Make sure that you establish a separate account for your emergency fund savings, so you can simply fund this account and forget about it until a true emergency arises.
4) Extra Pay
When you receive a tax refund, bonus, commission, profit sharing, inheritance, gift, or any other form of extraordinary compensation, redirect your extra money to your emergency fund savings.
So since you were already making ends meet with your ordinary compensation, capitalize off this opportunity to meet your emergency fund savings goals.
Resist the urge to repurpose for vacations and other lifestyle additions. You will have the opportunity to fund it all with a little persistence, patience, and diligence.
5) Sell Something
We all have some “stuff” sitting around the house that is collecting dust. Have a garage sale and get rid of household items, toys, and furniture that you no longer need.
You can sell items on Craigslist, Etsy, E-bay, or Amazon and rake in the cash.
Dump this extra cash in your emergency fund savings account and watch how fast it accumulates.
The best part is that you can sell “stuff” many times throughout the year.
Sometimes you have to stretch yourself to save more. Pick one item in your budget and trim or eliminate it for just one month and put that money towards your emergency fund.
You can pick a different item each month so that you don’t get bored.
For example, instead of going to the movies, you could go to the library and check out a movie for free.
Another month, you might consider slashing your grocery bill in half.
Instead of purchasing tickets to a concert, you can look for free outdoor concerts and entertainment.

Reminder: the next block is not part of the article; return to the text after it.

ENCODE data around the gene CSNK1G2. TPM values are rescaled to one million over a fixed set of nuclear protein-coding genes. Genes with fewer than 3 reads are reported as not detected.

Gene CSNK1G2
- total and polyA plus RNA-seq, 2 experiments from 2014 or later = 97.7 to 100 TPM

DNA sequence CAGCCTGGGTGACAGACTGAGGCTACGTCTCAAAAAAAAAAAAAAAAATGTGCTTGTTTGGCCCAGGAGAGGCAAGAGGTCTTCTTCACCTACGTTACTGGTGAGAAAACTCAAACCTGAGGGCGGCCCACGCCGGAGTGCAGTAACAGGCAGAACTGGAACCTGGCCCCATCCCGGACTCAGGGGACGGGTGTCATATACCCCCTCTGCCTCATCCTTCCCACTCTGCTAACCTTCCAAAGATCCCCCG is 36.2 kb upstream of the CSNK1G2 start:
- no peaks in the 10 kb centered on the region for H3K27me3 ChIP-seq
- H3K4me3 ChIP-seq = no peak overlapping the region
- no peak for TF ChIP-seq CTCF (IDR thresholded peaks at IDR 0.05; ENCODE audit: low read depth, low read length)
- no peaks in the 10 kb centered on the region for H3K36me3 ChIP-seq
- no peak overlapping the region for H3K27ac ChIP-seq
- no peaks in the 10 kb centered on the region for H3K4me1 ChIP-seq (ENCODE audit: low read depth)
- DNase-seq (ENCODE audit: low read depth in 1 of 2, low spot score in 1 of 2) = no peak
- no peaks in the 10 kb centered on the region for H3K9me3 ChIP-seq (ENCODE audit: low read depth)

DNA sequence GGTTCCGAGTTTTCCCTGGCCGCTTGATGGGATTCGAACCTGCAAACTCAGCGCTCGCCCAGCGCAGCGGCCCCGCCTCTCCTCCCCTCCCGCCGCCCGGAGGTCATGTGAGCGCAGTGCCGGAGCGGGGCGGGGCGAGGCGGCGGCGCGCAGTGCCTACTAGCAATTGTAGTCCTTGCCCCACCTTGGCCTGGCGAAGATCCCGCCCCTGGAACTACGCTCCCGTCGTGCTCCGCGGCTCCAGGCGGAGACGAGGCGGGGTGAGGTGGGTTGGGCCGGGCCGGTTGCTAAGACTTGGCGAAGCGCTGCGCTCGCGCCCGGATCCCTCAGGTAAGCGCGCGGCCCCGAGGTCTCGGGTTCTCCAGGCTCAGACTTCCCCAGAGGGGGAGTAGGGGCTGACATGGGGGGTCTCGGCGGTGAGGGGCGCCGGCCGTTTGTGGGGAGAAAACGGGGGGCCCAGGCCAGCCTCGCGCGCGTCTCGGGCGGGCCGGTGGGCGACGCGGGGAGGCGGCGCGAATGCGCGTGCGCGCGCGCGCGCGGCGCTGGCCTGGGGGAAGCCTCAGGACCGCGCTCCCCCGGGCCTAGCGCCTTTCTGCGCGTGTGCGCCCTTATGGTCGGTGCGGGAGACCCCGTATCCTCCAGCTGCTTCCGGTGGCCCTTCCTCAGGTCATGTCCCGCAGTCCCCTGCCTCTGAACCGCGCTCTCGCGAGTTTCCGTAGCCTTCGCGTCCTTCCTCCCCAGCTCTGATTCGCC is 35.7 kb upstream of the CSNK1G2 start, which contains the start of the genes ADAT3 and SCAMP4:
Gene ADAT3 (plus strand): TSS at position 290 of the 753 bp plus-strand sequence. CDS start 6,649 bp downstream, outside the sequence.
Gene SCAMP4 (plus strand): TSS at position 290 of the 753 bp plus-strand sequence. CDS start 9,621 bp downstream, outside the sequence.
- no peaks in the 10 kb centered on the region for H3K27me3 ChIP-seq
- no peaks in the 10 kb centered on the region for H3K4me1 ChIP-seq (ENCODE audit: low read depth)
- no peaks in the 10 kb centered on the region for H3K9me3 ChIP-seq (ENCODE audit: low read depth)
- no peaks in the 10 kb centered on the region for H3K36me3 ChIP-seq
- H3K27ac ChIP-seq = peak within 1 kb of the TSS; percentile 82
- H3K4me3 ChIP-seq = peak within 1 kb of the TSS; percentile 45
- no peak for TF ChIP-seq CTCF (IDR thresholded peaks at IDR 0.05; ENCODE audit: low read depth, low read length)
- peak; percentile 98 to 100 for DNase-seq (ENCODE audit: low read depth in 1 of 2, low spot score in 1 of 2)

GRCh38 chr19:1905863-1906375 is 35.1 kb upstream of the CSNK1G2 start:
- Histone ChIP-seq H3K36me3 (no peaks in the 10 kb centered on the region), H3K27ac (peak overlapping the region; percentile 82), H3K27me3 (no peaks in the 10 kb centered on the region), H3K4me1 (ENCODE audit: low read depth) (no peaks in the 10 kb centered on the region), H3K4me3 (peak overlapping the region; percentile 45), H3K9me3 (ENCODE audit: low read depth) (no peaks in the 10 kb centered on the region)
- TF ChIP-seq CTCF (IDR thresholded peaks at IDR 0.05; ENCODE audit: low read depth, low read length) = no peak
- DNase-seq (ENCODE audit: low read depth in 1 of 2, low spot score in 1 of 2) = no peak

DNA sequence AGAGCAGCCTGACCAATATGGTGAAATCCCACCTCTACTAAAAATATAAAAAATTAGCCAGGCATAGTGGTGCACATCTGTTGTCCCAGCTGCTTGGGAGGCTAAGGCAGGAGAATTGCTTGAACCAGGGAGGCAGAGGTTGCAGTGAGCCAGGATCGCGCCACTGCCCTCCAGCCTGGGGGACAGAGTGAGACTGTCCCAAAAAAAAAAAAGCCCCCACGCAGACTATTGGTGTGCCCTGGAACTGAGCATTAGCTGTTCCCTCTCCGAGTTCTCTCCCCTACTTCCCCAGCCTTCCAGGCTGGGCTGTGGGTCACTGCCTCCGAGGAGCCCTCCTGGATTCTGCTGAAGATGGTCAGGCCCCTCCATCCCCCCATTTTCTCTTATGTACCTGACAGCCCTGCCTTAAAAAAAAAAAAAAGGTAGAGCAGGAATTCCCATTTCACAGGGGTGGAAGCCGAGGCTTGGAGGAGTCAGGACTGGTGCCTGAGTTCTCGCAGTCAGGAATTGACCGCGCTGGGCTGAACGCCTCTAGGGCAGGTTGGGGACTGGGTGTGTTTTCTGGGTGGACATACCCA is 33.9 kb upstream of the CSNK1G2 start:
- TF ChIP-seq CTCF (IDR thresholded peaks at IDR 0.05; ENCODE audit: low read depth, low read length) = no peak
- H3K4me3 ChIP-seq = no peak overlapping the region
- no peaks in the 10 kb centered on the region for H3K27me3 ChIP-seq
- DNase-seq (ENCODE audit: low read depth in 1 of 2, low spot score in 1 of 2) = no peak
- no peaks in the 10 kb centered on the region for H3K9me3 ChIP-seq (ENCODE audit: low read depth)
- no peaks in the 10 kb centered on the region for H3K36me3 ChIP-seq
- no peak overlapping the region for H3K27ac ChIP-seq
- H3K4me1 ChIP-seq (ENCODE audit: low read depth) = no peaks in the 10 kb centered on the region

The opportunities are limitless but you just have to be willing to stretch and be creative.
Start saving all of your coin change. You can simply put your change in a bank that you keep in your home.
At the end of the day dump all your change into the bank.
Every month take the change to a coin counter and deposit the money into your emergency savings account.
Start using the 7 Proven Steps to Building an Emergency Fund Fast and see how these small concrete steps accumulate.
I know this task may feel overwhelming. It is the start of a comprehensive money mastery system which I typically teach in my CPA (Control, Plan, Action) Money Mastery Program™ or CPA (Control, Plan, Action) Money Mentorship Program™.
If you’re serious about implementing this, saving more money and gaining clarity and control over your finances, then take one step further. For more information contact me at firstname.lastname@example.org.
Carletta Beckwith CPA LLC is a firm that provides premiere income tax preparation, tax planning, and financial planning services. Carletta Beckwith is a licensed CPA and CFP® and shares her extensive industry knowledge to deliver superior customer service and personalized attention to her clients. To learn more about the services she provides visit www.beckwithcpa.com.
IRS Circular 230 disclosure: Any tax advice included in this written or electronic communication was not intended or written to be used, and it cannot be used by the taxpayer, for the purpose of avoiding any penalties that may be imposed on the taxpayer by any governmental taxing authority or agency.
Disclaimer: Nothing in this document should be relied on and you should seek professional advice if you are in need of tax information or advice. This publication should not be a substitution for personal tax advice as every tax situation is different. You should obtain personal tax advice from a Certified Public Accountant or other tax professional to address your specific tax needs.